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Old March 8th, 2009, 03:42 AM   #1
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Nikon to jvc Adapter back focus ? Help Thanks

i am using nikon 16 mm 1:2.8D
AF fisheye NIKKOR LENS
HOW DO I DO BACK FOCUS DO I NEED BACK FOCUS ?

THE VIDEO IS MUCH Sharper THEN THE CAMERA LENS .
AND WHAT Setting shuld i use in the camera when i shot wildlife on day time ?
i know my lens is not a wildlife lens i will get one.
and what lens should i get for shoting wildlife with jvc hd 110 any info greatly appreciate .Tamim

am8tam@yahoo.com
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Old March 8th, 2009, 07:30 AM   #2
 
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There is NO back focus adjustment on the MTF adapters. Since Mike Tapa determined the dimension with an auto-collimator, one has to assume he got close enough with the proper dimension.

As far as a proper wildlife lens, I have both a Nikon 50-200 telephoto zoom and a Nikon 300mm tele. The Zoom lens is quite adequate for large objects at distance. The 300mm is more appropriate for bird sized objects, however, the 300mm is very difficult to keep from shaking, even when used on a tripod.
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Old March 8th, 2009, 11:54 PM   #3
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thanks Bill for your help -- what about 100-300 Sigma?
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Old March 9th, 2009, 06:24 PM   #4
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Quote:
Originally Posted by Tamim Amini View Post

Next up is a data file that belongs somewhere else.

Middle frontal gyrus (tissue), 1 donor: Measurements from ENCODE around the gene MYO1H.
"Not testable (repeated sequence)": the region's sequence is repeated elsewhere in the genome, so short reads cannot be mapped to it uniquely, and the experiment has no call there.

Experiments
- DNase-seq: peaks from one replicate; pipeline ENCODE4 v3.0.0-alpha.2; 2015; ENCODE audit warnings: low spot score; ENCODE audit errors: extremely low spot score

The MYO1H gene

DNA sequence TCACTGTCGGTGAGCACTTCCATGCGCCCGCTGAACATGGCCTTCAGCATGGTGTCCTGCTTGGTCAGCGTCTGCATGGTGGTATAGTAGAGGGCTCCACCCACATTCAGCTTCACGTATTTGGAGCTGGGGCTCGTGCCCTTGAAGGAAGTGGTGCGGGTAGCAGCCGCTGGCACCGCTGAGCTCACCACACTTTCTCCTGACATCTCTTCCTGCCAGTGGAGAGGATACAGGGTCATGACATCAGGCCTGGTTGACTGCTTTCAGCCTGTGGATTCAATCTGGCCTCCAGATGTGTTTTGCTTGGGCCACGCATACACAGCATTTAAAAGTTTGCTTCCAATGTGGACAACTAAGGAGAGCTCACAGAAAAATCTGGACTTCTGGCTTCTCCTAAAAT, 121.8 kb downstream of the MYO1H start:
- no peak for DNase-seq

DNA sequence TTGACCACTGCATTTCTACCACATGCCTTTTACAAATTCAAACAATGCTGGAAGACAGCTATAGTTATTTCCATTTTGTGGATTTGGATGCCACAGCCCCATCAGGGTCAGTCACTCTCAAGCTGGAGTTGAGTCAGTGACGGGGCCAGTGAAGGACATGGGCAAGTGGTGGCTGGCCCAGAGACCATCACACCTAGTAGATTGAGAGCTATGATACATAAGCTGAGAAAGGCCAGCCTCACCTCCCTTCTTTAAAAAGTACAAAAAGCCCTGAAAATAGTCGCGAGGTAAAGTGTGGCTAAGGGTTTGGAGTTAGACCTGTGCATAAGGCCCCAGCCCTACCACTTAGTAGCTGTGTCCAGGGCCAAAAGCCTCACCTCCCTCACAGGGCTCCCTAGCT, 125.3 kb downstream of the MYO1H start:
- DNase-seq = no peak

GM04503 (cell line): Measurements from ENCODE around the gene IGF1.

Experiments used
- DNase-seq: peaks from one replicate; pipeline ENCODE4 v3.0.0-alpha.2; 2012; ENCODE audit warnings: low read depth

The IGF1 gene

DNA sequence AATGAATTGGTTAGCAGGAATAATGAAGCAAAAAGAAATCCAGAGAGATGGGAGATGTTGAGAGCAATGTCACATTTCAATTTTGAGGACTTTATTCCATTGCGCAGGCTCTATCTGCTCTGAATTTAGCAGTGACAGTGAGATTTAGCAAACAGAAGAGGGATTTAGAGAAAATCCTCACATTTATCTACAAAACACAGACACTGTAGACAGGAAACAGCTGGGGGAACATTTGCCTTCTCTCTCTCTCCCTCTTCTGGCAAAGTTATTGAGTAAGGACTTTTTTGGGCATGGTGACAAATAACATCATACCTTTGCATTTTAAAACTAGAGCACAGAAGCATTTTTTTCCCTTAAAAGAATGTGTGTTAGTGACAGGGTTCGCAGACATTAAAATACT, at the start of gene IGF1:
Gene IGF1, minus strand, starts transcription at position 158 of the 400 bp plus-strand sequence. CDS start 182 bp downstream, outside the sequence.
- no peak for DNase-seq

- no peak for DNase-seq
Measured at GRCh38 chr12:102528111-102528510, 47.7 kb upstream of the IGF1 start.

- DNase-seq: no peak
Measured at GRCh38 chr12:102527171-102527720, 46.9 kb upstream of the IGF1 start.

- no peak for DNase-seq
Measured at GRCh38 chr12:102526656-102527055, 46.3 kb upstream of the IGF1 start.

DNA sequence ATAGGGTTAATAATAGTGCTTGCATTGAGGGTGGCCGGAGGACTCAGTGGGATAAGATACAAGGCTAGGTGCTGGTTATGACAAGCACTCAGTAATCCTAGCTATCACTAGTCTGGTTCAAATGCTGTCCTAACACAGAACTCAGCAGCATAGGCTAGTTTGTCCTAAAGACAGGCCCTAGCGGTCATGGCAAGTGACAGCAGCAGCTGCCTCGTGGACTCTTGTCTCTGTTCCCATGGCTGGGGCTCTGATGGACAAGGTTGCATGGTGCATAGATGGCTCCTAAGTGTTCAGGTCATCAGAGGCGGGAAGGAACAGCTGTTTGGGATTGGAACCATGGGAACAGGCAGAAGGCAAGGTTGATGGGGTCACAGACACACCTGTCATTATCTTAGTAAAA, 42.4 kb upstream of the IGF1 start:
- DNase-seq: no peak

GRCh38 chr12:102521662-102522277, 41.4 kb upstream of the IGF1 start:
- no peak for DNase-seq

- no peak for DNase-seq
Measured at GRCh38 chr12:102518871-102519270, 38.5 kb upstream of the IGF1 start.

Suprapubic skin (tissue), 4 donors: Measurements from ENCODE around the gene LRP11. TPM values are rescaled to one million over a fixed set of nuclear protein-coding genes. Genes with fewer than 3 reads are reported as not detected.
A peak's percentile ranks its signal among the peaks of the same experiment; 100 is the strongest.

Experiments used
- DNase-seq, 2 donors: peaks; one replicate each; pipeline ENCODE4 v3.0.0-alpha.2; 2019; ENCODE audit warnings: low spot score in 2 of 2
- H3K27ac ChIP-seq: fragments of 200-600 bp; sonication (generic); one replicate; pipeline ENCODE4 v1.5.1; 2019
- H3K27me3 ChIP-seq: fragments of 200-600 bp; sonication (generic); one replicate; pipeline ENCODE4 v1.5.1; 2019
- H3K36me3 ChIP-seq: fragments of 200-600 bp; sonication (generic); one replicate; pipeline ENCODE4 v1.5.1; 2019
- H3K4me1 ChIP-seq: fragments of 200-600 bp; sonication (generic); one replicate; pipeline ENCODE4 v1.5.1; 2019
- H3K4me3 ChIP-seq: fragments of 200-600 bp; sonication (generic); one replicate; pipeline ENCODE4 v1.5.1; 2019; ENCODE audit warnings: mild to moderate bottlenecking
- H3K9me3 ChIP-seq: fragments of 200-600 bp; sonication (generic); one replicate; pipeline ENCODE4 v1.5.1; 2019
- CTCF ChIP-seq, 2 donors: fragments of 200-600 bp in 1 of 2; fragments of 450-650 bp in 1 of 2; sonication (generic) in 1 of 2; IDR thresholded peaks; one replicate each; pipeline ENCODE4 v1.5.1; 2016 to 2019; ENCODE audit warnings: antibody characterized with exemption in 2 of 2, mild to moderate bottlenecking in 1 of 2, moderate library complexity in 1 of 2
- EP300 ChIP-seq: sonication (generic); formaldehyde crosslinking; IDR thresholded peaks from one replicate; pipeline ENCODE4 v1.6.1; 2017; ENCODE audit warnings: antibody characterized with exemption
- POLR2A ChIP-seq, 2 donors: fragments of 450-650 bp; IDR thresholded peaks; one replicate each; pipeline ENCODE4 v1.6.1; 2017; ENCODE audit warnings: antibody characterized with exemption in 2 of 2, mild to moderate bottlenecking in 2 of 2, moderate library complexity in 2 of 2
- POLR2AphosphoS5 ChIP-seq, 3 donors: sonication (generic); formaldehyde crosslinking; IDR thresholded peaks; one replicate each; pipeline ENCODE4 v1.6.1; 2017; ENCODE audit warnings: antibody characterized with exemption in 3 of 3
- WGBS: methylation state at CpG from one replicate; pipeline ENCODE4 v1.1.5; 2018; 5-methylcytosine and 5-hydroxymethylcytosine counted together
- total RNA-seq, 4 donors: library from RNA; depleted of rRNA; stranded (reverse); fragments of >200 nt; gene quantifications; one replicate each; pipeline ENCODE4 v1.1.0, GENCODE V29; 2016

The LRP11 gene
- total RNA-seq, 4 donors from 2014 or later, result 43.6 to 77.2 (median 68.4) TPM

thanks Bill for your help -- what about 100-300 Sigma?
Well unless Sigma is a lot better than they used to be, I wouldn't spend money for one. There is a lot of good used manual focus Nikon lenses out there. Sigma was always a JCPenny level of lens, though I understand they improved with new sub contractors etc, so my info may be old. If you can get a used sigma for cheap or have one knocking around fine. I wouldnt pay good money for a new one though, not when there is good used Nikon glass out there for the same or less money.

In college (15 years ago) I tried various Sigma lenses on my 35mm Nikon body, and I couldn't really enlarge them past 11x14 let alone 16x20 (my standard print size). Even my Nikon E's (AIS) walked all over the lenses. So I stuck with Nikon. Sigma's topped out around 11x14 or really even 8x10. That being said, I've read (with some skepticism) of some great reviews of the Sigma lenses in the last couple years. So my info may be really dated, but then again if you are looking at older lenses from 15 years ago, I wouldn't give you $20 for it.
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Old March 10th, 2009, 11:15 PM   #5
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Thanks Alex you have been very help so now what kind of nikon or what size what of nikon should i get any info thanks. Tamim
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Old March 11th, 2009, 10:43 AM   #6